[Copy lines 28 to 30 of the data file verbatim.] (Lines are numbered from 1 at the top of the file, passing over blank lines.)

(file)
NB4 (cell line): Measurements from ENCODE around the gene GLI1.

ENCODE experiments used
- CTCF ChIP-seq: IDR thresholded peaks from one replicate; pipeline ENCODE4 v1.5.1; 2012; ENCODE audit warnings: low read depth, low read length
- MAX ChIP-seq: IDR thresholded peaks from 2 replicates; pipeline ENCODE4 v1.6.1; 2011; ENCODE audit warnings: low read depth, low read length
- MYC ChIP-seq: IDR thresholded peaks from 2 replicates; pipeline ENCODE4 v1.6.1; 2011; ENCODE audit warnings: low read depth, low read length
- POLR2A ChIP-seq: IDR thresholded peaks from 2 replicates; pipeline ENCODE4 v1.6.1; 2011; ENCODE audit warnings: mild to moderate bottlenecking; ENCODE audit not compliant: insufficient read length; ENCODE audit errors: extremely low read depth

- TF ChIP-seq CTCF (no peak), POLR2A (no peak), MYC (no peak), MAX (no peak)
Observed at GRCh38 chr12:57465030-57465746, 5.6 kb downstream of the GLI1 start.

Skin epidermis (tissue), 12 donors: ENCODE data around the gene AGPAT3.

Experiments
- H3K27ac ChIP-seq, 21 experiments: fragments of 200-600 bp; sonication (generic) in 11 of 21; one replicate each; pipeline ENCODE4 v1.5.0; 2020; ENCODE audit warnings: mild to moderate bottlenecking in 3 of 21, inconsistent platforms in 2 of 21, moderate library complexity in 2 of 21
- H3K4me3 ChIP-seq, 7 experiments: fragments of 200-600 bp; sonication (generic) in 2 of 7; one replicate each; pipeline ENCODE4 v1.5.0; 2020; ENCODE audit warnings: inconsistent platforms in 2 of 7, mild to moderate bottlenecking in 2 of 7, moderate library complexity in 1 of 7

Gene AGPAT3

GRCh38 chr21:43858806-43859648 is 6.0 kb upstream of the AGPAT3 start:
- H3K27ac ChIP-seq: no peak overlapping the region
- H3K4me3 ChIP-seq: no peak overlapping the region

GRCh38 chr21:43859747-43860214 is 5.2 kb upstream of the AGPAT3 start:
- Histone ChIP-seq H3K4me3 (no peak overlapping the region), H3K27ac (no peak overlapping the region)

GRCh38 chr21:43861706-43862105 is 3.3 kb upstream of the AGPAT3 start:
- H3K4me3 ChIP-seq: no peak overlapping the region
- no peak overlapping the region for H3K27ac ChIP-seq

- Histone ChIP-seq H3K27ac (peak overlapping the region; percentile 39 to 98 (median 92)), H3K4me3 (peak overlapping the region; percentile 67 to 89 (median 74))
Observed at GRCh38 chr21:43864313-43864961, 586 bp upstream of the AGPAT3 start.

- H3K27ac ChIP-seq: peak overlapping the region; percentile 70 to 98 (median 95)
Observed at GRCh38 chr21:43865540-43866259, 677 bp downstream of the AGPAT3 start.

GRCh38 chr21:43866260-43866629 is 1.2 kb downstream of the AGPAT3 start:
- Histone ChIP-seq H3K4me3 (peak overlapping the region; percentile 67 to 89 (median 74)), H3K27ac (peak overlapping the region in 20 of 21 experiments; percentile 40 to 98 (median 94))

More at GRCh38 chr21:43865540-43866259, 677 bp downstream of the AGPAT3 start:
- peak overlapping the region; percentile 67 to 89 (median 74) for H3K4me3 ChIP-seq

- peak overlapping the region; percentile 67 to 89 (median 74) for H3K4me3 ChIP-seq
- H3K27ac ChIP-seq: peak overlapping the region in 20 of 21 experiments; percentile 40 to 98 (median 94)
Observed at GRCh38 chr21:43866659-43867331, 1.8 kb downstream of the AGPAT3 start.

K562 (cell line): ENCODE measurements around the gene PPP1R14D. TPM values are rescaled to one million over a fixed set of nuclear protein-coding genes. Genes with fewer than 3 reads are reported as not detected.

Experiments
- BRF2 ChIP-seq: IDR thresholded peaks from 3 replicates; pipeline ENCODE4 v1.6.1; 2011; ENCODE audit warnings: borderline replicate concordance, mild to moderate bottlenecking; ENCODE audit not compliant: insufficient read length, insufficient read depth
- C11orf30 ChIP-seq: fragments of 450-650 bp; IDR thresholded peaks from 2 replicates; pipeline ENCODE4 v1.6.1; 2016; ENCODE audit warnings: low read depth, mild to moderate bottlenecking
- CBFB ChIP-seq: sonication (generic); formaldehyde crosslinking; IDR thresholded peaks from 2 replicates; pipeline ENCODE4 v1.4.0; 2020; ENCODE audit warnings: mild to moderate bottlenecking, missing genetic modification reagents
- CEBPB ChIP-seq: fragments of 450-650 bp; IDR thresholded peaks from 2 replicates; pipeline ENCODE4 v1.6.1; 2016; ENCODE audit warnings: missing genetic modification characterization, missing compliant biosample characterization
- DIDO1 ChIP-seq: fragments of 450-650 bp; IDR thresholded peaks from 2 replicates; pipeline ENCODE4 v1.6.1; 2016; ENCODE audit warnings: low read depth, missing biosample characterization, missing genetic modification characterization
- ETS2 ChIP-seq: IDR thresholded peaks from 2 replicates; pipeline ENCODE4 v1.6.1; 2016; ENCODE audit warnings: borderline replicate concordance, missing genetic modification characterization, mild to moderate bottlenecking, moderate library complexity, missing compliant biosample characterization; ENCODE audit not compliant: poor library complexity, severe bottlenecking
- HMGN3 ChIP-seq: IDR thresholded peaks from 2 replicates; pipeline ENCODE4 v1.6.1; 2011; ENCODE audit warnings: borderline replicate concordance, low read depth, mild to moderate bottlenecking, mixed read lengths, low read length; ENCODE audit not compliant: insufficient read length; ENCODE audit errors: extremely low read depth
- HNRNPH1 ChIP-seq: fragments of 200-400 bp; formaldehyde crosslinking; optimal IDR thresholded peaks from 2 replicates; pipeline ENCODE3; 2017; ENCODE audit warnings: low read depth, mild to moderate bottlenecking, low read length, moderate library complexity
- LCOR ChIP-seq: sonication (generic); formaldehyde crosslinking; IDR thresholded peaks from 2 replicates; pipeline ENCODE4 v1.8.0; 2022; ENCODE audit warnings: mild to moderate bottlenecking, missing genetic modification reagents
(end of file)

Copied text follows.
More at GRCh38 chr21:43865540-43866259, 677 bp downstream of the AGPAT3 start:
- peak overlapping the region; percentile 67 to 89 (median 74) for H3K4me3 ChIP-seq

- peak overlapping the region; percentile 67 to 89 (median 74) for H3K4me3 ChIP-seq